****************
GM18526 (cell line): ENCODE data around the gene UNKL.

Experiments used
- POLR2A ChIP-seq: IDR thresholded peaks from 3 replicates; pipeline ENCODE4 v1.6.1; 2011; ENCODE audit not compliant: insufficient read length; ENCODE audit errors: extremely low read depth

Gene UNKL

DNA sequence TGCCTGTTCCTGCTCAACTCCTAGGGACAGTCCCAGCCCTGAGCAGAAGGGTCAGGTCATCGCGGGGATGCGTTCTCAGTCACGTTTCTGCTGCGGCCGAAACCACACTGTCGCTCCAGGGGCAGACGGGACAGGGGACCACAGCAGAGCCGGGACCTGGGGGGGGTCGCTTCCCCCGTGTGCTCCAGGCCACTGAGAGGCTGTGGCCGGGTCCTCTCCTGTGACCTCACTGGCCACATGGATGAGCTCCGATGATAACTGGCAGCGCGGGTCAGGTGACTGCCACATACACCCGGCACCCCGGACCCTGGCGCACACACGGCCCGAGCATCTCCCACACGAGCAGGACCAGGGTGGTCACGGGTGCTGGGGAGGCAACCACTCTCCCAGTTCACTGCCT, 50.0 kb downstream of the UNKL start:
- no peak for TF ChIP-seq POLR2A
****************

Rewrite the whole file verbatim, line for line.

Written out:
GM18526 (cell line): ENCODE data around the gene UNKL.

Experiments used
- POLR2A ChIP-seq: IDR thresholded peaks from 3 replicates; pipeline ENCODE4 v1.6.1; 2011; ENCODE audit not compliant: insufficient read length; ENCODE audit errors: extremely low read depth

Gene UNKL

DNA sequence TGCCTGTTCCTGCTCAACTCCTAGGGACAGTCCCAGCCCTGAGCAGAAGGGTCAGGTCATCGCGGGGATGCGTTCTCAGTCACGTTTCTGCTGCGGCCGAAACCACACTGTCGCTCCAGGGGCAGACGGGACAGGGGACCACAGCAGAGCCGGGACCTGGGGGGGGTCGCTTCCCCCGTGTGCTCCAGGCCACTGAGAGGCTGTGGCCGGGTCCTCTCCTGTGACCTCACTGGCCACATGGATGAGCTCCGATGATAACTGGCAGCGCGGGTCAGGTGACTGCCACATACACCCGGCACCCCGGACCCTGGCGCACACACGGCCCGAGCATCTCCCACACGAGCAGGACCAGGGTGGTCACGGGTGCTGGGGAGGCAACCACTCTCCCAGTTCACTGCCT, 50.0 kb downstream of the UNKL start:
- no peak for TF ChIP-seq POLR2A